Few luminaries of the antislavery, pro-suffrage movement can be said to have raised as many hackles (or as much righteous hell) as the magnificent sisters Grimké, Sarah and Angelina. Born in the early years of the nineteenth century to a prominent judge (and slaveholder) the Grimké sisters went on to blaze a trail through the national debates over the slavery question and the rights of women. Their attention to questions of such national importance was not, to say the least, publicly welcomed. Angelina Grimké's 1836 Appeal to the Christian Women of the South a scriptural attack on the evils inherent in the peculiar institution made her a celebrity in the North a reviled figure in the South Such was her fame that in 1837 she became the first woman invited to address the state legislature of Massachusetts However soon Grimké married the redoubtable Theodore Weld and thus came an ...

Article

Vickey Kalambakal

Susan Brownell Anthony was born in Adams, Massachusetts, to an unusual family. Her father was a Quaker; at the religious meetings she attended as a child, women were allowed to speak and were on an equal footing with men. The family was prosperous, and her parents encouraged freethinking and activism in their children. Anthony became an abolitionist and participant in the Underground Railroad. She is best remembered as one of the leaders and organizers of the women's suffrage movement.

Anthony's family moved from Massachusetts to Rochester, New York, in 1845. Over the next few years, the abolitionist and former slave Frederick Douglass also a resident of Rochester became a frequent visitor and speaker at Sunday meetings at the Anthony farm where abolition was discussed Like many reform minded people of the day Anthony also joined the local temperance society After being denied the chance to speak at ...

Primary Source

Angelina Emily Grimké (later Weld) was the daughter of a prominent judge and slaveholder in South Carolina. As a result of her firsthand experience with the “peculiar institution,” she became active in the antislavery cause. In 1835 Grimké made her public debut when William Lloyd Garrison published (without her permission) a letter she wrote to him. Seemingly motivated rather than cowed by the criticism that resulted from the publication of this letter, Grimké published Appeal to the Christian Women of the South the following year. The pamphlet caused an uproar throughout the South. In the North it brought her to the attention of antislavery advocates.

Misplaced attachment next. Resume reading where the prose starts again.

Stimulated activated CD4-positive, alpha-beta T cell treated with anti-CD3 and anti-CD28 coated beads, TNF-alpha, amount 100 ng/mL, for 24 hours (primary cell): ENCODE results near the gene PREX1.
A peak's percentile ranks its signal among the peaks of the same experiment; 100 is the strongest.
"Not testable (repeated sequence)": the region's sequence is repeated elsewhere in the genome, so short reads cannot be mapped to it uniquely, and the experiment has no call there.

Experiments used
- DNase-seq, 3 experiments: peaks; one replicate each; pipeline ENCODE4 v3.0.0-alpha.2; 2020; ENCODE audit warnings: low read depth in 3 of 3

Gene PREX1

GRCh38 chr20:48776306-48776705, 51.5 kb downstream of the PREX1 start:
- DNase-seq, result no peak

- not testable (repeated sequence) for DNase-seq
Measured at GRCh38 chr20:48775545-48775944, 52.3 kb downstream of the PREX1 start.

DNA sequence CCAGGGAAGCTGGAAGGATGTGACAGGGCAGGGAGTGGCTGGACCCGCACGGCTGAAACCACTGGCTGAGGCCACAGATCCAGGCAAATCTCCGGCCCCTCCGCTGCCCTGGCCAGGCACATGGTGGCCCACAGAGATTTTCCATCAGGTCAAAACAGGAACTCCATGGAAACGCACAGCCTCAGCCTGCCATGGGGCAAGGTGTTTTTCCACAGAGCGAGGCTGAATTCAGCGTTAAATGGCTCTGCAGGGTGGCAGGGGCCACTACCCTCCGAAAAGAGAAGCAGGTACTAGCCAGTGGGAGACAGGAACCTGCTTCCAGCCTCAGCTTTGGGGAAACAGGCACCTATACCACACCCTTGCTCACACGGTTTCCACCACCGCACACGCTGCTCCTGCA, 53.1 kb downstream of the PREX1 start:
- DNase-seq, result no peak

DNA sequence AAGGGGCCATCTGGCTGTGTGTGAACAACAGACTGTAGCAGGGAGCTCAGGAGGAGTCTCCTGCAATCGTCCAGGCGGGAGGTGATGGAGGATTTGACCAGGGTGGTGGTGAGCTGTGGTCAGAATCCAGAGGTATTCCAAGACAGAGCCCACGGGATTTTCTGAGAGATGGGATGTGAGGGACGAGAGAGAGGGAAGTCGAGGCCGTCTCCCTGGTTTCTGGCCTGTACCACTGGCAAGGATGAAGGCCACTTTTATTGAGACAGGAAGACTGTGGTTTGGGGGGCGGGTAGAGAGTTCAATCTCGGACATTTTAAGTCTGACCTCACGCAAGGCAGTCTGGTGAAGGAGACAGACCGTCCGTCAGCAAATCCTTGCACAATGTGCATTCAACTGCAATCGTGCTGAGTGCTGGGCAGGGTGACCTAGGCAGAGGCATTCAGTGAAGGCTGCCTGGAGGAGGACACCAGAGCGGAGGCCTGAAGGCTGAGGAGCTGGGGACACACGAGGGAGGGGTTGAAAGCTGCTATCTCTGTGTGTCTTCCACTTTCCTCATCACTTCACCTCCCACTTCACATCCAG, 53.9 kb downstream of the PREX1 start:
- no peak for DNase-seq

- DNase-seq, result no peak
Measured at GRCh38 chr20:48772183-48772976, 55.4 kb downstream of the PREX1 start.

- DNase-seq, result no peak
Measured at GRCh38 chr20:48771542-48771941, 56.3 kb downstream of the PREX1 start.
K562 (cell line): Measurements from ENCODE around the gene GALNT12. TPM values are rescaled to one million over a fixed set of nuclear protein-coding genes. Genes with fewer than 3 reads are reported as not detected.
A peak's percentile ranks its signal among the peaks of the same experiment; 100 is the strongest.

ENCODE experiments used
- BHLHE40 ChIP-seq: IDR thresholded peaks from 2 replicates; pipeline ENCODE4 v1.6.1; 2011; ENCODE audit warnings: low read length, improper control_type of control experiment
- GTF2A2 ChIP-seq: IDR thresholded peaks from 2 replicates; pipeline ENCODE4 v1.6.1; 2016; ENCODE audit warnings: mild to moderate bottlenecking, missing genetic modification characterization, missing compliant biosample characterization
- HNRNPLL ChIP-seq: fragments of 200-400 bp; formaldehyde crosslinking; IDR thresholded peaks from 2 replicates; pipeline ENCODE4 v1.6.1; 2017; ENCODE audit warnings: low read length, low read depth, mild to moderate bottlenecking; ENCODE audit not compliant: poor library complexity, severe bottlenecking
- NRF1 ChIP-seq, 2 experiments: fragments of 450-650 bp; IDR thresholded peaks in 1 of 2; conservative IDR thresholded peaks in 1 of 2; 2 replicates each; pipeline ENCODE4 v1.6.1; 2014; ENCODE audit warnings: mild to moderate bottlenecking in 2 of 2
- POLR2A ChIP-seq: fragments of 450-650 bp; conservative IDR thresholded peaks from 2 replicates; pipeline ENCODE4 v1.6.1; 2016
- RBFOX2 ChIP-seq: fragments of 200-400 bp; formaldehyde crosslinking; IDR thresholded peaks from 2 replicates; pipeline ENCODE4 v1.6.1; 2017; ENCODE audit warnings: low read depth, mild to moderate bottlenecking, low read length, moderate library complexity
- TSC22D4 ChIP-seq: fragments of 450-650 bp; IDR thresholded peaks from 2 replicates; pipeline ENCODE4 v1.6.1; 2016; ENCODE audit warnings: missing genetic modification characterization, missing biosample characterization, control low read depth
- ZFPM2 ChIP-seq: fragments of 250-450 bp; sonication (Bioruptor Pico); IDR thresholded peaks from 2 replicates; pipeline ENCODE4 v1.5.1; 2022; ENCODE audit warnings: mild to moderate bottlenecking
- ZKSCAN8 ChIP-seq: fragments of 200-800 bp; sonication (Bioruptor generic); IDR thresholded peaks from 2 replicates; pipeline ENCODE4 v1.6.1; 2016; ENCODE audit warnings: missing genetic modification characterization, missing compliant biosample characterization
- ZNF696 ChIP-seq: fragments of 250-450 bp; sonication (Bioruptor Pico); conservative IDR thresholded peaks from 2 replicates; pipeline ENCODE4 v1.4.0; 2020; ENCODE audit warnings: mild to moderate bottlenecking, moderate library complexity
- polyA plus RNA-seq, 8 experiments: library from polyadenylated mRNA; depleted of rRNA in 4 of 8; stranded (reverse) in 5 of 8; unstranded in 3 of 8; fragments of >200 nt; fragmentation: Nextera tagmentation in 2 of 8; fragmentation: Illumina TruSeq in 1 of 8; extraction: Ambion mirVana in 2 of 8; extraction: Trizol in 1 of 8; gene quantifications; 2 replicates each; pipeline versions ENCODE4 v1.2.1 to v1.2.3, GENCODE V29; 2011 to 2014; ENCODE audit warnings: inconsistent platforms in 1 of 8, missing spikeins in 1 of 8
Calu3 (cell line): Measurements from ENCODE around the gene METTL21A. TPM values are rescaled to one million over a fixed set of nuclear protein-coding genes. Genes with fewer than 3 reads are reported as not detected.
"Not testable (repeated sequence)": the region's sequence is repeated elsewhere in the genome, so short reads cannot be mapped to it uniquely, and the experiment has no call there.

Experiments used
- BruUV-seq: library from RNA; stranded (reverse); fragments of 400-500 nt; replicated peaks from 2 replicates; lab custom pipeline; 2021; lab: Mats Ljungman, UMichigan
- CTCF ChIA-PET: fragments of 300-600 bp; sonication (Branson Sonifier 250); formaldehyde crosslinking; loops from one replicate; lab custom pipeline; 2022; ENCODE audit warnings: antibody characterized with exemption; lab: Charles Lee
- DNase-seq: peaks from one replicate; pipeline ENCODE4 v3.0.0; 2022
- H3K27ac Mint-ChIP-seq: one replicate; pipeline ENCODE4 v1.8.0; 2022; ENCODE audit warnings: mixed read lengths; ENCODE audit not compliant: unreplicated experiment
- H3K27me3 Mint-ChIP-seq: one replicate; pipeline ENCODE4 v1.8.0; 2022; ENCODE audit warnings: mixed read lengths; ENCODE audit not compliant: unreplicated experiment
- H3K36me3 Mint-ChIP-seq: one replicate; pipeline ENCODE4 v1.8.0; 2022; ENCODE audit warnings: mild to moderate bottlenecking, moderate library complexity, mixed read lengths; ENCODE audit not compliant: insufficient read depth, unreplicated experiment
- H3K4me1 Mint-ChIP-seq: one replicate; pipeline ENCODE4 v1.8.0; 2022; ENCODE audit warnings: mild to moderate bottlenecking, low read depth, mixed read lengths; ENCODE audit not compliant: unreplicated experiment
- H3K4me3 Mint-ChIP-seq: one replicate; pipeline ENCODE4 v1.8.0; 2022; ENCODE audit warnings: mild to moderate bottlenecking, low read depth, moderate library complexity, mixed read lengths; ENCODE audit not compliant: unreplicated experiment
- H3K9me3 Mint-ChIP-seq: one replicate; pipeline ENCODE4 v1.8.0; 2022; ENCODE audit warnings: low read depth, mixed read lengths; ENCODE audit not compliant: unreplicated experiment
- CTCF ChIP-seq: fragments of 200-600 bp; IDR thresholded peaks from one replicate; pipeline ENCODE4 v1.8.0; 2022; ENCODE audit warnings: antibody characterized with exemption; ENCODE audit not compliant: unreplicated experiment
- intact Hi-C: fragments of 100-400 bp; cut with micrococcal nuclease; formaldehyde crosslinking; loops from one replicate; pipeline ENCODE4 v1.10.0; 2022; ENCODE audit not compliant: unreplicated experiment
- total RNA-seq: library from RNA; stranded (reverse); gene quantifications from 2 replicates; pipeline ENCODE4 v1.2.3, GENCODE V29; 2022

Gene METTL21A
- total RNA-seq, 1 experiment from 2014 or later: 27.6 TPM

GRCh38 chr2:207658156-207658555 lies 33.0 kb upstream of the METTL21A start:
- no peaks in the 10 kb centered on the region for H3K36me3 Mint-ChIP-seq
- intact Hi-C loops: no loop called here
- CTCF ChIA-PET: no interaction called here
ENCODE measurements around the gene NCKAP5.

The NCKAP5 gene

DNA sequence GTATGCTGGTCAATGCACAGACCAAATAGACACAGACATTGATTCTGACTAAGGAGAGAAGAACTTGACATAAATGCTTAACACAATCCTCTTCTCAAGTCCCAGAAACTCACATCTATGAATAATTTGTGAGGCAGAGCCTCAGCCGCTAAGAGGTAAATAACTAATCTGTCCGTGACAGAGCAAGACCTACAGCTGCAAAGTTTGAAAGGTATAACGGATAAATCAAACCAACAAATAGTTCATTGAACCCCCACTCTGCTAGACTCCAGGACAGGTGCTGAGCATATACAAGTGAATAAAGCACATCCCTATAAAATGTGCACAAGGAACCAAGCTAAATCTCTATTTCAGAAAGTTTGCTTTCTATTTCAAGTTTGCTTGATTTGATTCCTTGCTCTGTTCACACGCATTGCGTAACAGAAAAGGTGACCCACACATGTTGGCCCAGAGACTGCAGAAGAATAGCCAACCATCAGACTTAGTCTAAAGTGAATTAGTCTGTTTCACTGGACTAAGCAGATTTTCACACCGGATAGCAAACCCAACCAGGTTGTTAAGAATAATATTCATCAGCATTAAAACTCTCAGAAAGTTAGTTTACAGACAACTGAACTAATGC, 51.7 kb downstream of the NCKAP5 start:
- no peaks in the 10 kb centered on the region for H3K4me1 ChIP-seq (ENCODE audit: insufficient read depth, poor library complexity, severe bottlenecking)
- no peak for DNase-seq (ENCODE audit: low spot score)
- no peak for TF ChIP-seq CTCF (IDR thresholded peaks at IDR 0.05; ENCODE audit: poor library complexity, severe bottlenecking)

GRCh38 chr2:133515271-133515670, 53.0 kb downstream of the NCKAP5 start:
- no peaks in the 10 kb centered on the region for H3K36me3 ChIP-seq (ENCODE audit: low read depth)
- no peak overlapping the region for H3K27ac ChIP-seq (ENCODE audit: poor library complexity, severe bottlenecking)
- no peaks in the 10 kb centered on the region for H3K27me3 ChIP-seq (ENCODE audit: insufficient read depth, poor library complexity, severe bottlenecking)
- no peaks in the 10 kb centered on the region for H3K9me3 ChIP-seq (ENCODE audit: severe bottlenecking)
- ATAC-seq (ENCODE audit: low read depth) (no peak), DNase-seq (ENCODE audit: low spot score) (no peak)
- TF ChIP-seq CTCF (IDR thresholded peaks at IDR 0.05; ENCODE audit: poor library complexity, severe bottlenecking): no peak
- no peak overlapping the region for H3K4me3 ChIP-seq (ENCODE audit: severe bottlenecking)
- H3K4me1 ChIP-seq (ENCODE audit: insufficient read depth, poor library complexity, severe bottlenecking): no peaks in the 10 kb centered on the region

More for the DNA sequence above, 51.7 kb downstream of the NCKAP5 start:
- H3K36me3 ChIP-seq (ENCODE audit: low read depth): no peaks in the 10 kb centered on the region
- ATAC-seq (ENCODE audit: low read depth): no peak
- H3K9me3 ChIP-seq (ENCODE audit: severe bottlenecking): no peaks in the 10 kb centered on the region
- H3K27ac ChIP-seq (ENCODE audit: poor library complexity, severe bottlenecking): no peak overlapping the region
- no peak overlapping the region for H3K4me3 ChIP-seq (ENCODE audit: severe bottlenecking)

Soon Grimké and her equally radical sister Sarah were lecturing on the subject throughout New England They faced opposition ridicule and threats for breaking out of the woman s sphere to speak in front of mixed audiences male and female At the same time their ...

Article

Beverly Mack

the most prominent female Muslim scholar of the Sokoto caliphate in West Africa was born a twin to a learned Fulani family in what is now northern Nigeria Her full name was Nana Asma u bint Shehu Uthman Dan Fodio At the time of her birth her father a Qadiriyya Sufi scholar and preacher was undergoing deep spiritual experiences It is said that these conditions led him to give his twin infants names other than the traditional gender appropriate versions of Hassan and Hussein after the twin grandsons of the Prophet Muhammad Instead Asma u s name harkens back to Asma the daughter of the first caliph the Prophet s close friend Abubakar To many in the nineteenth century Asma u s name was a clear indication that the Shehu anticipated his daughter s adult role to be as important in promoting the cause of a just Islam in the ...

Article

Darlene Clark Hine